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Evolutionary Theory and Existentialist Philosophy

Existentialism and Darwinism


Initially, at least, there wouldn't appear to be any particular connection between Charles Darwin's theory of evolution and existentialist philosophy — but first impressions can be deceiving. As a matter of fact, there are important connections between the two. This is not to say that there is any sort of causal relationship because existentialism didn't inspire evolution and evolutionary theory didn't help produce existentialism. The relationship between the two is more a matter of spheres of concern and interest.

Evolutionary theory is, obviously enough, about life - and so is existentialism. Indeed, existentialists typically try to distinguish their work from that of other philosophers by emphasizing the fact that they are concerned first and foremost with how a person is to live in today's world. More than that, however, existentialism is about the struggle to live. This, you may already know, is also the central theme of Darwin's works.

Of course, for Darwin the "struggle to live" was a biological issue dealing with how members of different species compete for resources and strive to reproduce. Existentialists, however, have found the similarity between this biological matter and their own philosophical work to be very interesting. To a degree, it has provided a certain level of scientific backing to their insistence that the focus on how people live is of the utmost importance.

A further connection between Darwin's work and existentialism is the manner in which evolutionary theory contradicts certain traditional assumptions about the nature of life. In the past, people assumed that each species was created with a fixed nature. Each was assumed to behave in a fixed and immutable way because that was how God created them and how they had always been since the beginning of time.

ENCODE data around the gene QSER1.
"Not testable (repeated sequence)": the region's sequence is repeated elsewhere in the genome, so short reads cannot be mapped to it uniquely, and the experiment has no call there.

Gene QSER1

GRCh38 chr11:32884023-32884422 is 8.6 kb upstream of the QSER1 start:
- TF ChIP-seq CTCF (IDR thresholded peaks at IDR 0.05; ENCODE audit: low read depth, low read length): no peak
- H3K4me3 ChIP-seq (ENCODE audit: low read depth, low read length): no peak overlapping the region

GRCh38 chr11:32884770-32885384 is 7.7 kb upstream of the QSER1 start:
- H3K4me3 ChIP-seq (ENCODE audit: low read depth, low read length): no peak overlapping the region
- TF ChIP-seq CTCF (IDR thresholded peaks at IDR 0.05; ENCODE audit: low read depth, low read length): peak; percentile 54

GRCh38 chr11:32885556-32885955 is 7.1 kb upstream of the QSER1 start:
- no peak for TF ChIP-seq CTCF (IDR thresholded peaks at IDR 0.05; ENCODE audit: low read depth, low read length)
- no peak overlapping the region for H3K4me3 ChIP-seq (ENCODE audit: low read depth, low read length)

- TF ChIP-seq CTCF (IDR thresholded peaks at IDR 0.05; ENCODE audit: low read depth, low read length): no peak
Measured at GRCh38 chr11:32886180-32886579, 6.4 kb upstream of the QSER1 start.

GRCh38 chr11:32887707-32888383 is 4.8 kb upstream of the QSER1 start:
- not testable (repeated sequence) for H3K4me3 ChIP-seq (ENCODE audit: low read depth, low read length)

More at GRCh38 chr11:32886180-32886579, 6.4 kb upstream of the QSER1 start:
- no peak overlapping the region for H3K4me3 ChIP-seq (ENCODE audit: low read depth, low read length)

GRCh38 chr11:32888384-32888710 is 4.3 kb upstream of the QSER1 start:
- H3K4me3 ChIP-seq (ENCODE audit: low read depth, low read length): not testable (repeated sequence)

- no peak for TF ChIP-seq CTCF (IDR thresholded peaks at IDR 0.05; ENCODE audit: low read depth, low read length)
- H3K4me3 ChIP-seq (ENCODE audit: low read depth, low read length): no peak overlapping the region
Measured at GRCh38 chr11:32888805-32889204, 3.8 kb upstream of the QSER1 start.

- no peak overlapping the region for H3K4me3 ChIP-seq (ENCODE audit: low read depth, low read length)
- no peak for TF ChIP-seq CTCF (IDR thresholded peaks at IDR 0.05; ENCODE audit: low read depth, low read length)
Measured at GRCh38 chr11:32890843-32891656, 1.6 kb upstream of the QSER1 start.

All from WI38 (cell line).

Darwin rejected this, arguing in his evolutionary theory that species actually change over time. In the struggle to survive, only those species which are best adapted to their environments survive while the others die. Through the ages, this forces species to change both their physical and behavioral characeristics in order to become better adapted. Thus, there is no "fixed nature" aside, perhaps, from the principle of change and survival.

Obviously this is quite compatible with existentialist philosophy. Most existentialists have argued that we aren't born with a fixed human nature which forces us to act in certain ways and prevents us from acting in other ways. Instead, what we usually see as our "natures" is actually a product of our choices — sometimes even choices we don't realize we are making.

Thus, Darwinian evolution provides some scientific credibility in more than one way to the existentialist position that humans make themselves and remake themselves during their struggle to survive in their day-to-day lives. Not all existentialists are necessarily "staunch Darwinians," however. Although it would be a rare existentialist who rejected the truth of evolutionary theory, there are those who don't regard it as having any real bearing on their philosophy.

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